Aside from its possible relationships with senat, thau, and seega, back- gammon may also be related to wari via other Egyptian games. The back- gammon-wari connection, if there is one, is vague. Wari reflects thau in that it involves the use of the same pieces by both players. The ancestors of wari are called hole games. These games often appear on the reverse side of thau boards. Some have been cut in stone. The game kadmon is an Israeli version of such a game found in the Golan Heights and pro- duced by Hagal Hachadash, Ltd. (Tel Aviv). A comparison between the various ancient hole games and kadrnon indicates that kadmon is defi- nitely a modern version although the board is based on ancient finds. Arabs in Jatt, Israel, use seven pods, each with seven “peas,” and regard the game as more complex than seega. The significance of this game lies in its ancient physical design and the application of more modern rules. Basically, what we may have is the progenitor combined with its des- cendant. This situation provides a novel cross in the evolution and de- velopment of games. The impact of this cross is more readily felt if we thrust ourselves a few centuries or more into the future.

Other Egyptian games, such as the snake game, seem to have little or no connection with backgammon except for traces reflected via thau. Once leaving the Egyptian period or area, the tracing of backgammon may lead the investigator toward the Greeks and Romans or in the di- rection of India. Eventually, however, one must arrive at medieval Eu- rope. From this point, the developments and tracing of backgammon become more certain but not less interesting. The major tasks of library and field research, analysis, synthesis, and evaluation remain. Where archaeologists leave off, historians and art work begin to present indi- cations of the game. The game sweeps through the American continent through time and space from statesmen to riverboat gambler to Las Vegas. Whether the game finds a place in education depends upon its use and value in this area. If it does, another chapter will be scratched out in the history of the game.

On returning to backgammon and its possible uses in the classroom, we might consider its potential as a simulation game. The following rules are suggested as a means of presenting a backgammon simulation de- signed to teach such concepts as cooperation, use of power, shared de- cision making, and the conflict between group and individual interests. The rules appear more complex than they are. This is primarily because of their length. In setting down rules for a game, one must attempt to balance the principles of KIS (keep it simple) with CCC (clear, complete, and concise). Furthermore, within the CCC principle, there is a problem of maintaining a concise and simultaneously complete presentation. In the following I have chosen completeness over brevity when necessary.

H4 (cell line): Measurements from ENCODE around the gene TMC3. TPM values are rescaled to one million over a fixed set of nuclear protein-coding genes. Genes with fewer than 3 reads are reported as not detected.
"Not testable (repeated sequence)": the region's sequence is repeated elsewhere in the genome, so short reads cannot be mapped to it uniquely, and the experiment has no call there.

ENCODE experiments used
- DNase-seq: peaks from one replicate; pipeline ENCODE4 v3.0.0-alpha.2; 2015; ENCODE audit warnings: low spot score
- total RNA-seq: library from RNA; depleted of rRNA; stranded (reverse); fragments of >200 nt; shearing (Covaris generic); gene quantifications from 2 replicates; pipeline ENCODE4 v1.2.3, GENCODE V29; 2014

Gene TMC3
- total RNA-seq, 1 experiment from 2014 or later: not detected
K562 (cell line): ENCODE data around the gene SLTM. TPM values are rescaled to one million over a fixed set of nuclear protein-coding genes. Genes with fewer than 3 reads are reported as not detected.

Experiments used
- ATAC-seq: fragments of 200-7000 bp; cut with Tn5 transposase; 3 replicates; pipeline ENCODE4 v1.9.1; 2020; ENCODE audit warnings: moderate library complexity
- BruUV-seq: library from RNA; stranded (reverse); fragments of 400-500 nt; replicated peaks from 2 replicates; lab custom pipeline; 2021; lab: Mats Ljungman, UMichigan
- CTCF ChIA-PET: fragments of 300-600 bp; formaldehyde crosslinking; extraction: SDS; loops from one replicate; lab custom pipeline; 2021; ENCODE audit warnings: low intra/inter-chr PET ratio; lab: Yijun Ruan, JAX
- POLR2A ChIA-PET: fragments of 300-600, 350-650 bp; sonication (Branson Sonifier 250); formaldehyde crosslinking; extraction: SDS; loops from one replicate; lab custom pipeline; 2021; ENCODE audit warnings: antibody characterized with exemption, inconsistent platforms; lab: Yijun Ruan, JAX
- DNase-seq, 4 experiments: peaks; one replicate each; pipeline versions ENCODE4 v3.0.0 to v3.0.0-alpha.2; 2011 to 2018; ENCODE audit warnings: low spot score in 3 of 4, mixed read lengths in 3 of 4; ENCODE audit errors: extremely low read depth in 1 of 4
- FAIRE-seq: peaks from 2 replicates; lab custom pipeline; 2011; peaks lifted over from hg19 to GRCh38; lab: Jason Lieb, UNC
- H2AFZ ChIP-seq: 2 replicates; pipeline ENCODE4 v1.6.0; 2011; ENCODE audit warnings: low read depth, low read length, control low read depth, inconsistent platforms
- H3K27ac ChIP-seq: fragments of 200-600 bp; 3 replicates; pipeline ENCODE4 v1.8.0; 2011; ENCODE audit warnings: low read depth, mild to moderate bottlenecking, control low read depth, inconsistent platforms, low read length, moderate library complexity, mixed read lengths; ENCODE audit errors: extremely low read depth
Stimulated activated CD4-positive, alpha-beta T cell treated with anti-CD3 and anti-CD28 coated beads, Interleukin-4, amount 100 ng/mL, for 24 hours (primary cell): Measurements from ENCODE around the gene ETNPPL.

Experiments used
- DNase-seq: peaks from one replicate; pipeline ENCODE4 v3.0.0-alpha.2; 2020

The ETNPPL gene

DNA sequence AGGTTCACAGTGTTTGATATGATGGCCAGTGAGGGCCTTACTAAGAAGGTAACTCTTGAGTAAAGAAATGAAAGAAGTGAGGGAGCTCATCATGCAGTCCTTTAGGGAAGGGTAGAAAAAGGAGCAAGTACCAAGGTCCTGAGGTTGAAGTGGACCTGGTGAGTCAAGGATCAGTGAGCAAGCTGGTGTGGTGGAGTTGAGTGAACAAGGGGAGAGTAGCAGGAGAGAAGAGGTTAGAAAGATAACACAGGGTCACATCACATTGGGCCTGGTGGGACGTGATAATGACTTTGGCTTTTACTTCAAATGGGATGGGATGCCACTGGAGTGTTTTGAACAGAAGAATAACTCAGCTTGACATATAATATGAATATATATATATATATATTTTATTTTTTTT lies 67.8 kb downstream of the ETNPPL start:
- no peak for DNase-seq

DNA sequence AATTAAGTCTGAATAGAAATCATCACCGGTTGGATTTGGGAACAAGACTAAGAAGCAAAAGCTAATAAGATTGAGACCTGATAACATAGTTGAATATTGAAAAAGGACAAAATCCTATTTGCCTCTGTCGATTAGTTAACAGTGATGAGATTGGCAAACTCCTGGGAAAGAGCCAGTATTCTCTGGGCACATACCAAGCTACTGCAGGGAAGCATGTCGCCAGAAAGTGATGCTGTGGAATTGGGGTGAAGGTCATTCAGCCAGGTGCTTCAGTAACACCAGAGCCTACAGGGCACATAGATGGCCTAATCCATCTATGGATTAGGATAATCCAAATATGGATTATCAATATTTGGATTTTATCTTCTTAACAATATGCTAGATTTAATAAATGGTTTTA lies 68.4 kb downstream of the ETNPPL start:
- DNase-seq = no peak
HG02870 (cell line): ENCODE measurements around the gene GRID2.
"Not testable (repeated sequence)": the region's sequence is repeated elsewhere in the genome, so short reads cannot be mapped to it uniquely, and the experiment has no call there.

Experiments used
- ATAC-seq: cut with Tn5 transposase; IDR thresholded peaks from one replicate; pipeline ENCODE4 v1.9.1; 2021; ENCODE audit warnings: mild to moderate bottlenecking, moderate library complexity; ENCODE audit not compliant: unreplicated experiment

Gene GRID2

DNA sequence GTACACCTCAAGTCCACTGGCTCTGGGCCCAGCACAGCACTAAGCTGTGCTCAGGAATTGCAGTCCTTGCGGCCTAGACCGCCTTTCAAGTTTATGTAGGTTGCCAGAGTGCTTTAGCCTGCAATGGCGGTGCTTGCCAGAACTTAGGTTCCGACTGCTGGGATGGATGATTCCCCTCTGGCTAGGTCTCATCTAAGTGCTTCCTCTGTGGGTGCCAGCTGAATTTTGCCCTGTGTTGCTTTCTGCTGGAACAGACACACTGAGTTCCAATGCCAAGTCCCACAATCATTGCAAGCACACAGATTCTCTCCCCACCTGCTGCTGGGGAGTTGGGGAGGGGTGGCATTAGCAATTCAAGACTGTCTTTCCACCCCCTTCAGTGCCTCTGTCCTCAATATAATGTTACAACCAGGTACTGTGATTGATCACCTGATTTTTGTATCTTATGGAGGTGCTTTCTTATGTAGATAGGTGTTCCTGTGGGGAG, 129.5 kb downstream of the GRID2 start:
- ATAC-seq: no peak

1. Divide students into teams of five players each, with two teams per game. The normal rules of backgammon apply except as modified by the following. (Boards and pieces may be constructed by stu- dents .)

2. Each student is assigned three playing pieces. 2.1. Pieces are numbered 1-15 for each team. 2.2. Each piece represents a life support value (LSV).

2.2.1. Fiece at start of game-2 points LSV

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2.2.2. Piece after being bumped one time-1 point LSV 2.2.3. Piece after two bumps-0 points LSV

2.3.1. 1-2 points-poor, low subsistance level. 2.3.2. 3-4 points-moderate subsistance level. 2.3.3. 5-6 points-high moderate level. 2.3.4. 7-8 points-affluent. 2.3.5. Above 8 points-superaffluent.

2.3. The meaning of life support values.

These levels are simulated but may be converted into tangible “rewards” by the teacher. If this is done, the reward for points should be explained at the beginning of the simulation.

2.4. In order to survive, a player must have at least one piece with a value of one.

3. When a piece is reduced to zero points (after being bumped for the second time), the piece is removed from the board and placed in the “dead stack.” However, a piece may be kept alive if the owner or a team member loans a point (or more) from another piece to the piece which is at zero. This must be done immediately and announced. Once a loan is given, it can only be returned at the will of the player who received the loan. Records of all transactions and the values of pieces must be kept and open to inspection by the opposing team.